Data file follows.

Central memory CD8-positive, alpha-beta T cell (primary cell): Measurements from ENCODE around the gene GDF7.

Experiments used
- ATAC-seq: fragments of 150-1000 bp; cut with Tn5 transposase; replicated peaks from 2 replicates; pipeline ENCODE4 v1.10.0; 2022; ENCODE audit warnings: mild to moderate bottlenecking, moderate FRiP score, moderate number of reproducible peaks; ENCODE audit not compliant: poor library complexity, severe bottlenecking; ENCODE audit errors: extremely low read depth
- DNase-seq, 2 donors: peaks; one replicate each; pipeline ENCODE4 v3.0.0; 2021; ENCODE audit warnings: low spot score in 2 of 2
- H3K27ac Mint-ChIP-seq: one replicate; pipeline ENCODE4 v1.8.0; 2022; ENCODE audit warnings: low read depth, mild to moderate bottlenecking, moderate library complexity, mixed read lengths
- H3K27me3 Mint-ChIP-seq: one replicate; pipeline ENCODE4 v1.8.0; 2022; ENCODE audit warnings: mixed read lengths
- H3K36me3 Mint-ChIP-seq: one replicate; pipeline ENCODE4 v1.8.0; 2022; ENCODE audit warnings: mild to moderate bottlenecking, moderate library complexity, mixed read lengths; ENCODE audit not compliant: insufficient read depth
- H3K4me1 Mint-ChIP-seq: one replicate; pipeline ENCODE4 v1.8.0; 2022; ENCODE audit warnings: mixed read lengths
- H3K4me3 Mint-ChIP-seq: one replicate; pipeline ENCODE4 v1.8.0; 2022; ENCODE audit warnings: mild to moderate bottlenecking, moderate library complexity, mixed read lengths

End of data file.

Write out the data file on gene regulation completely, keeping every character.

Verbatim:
Central memory CD8-positive, alpha-beta T cell (primary cell): Measurements from ENCODE around the gene GDF7.

Experiments used
- ATAC-seq: fragments of 150-1000 bp; cut with Tn5 transposase; replicated peaks from 2 replicates; pipeline ENCODE4 v1.10.0; 2022; ENCODE audit warnings: mild to moderate bottlenecking, moderate FRiP score, moderate number of reproducible peaks; ENCODE audit not compliant: poor library complexity, severe bottlenecking; ENCODE audit errors: extremely low read depth
- DNase-seq, 2 donors: peaks; one replicate each; pipeline ENCODE4 v3.0.0; 2021; ENCODE audit warnings: low spot score in 2 of 2
- H3K27ac Mint-ChIP-seq: one replicate; pipeline ENCODE4 v1.8.0; 2022; ENCODE audit warnings: low read depth, mild to moderate bottlenecking, moderate library complexity, mixed read lengths
- H3K27me3 Mint-ChIP-seq: one replicate; pipeline ENCODE4 v1.8.0; 2022; ENCODE audit warnings: mixed read lengths
- H3K36me3 Mint-ChIP-seq: one replicate; pipeline ENCODE4 v1.8.0; 2022; ENCODE audit warnings: mild to moderate bottlenecking, moderate library complexity, mixed read lengths; ENCODE audit not compliant: insufficient read depth
- H3K4me1 Mint-ChIP-seq: one replicate; pipeline ENCODE4 v1.8.0; 2022; ENCODE audit warnings: mixed read lengths
- H3K4me3 Mint-ChIP-seq: one replicate; pipeline ENCODE4 v1.8.0; 2022; ENCODE audit warnings: mild to moderate bottlenecking, moderate library complexity, mixed read lengths